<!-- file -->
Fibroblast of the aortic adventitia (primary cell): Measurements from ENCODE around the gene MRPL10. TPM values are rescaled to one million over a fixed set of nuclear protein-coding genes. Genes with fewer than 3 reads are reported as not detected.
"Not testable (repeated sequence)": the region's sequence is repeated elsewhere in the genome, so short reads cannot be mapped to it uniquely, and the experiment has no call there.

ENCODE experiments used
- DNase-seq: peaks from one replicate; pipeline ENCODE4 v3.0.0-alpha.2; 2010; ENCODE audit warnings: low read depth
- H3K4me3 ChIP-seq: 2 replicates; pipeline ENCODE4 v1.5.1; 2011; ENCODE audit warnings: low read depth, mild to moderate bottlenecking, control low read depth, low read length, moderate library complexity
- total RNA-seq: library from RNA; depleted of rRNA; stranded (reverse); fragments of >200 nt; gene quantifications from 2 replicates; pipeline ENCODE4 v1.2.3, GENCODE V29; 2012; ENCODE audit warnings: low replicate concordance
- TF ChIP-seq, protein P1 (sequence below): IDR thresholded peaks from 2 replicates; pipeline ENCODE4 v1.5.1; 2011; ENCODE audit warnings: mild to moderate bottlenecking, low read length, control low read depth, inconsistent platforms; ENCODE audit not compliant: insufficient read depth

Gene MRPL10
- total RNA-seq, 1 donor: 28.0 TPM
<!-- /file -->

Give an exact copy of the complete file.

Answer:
Fibroblast of the aortic adventitia (primary cell): Measurements from ENCODE around the gene MRPL10. TPM values are rescaled to one million over a fixed set of nuclear protein-coding genes. Genes with fewer than 3 reads are reported as not detected.
"Not testable (repeated sequence)": the region's sequence is repeated elsewhere in the genome, so short reads cannot be mapped to it uniquely, and the experiment has no call there.

ENCODE experiments used
- DNase-seq: peaks from one replicate; pipeline ENCODE4 v3.0.0-alpha.2; 2010; ENCODE audit warnings: low read depth
- H3K4me3 ChIP-seq: 2 replicates; pipeline ENCODE4 v1.5.1; 2011; ENCODE audit warnings: low read depth, mild to moderate bottlenecking, control low read depth, low read length, moderate library complexity
- total RNA-seq: library from RNA; depleted of rRNA; stranded (reverse); fragments of >200 nt; gene quantifications from 2 replicates; pipeline ENCODE4 v1.2.3, GENCODE V29; 2012; ENCODE audit warnings: low replicate concordance
- TF ChIP-seq, protein P1 (sequence below): IDR thresholded peaks from 2 replicates; pipeline ENCODE4 v1.5.1; 2011; ENCODE audit warnings: mild to moderate bottlenecking, low read length, control low read depth, inconsistent platforms; ENCODE audit not compliant: insufficient read depth

Gene MRPL10
- total RNA-seq, 1 donor: 28.0 TPM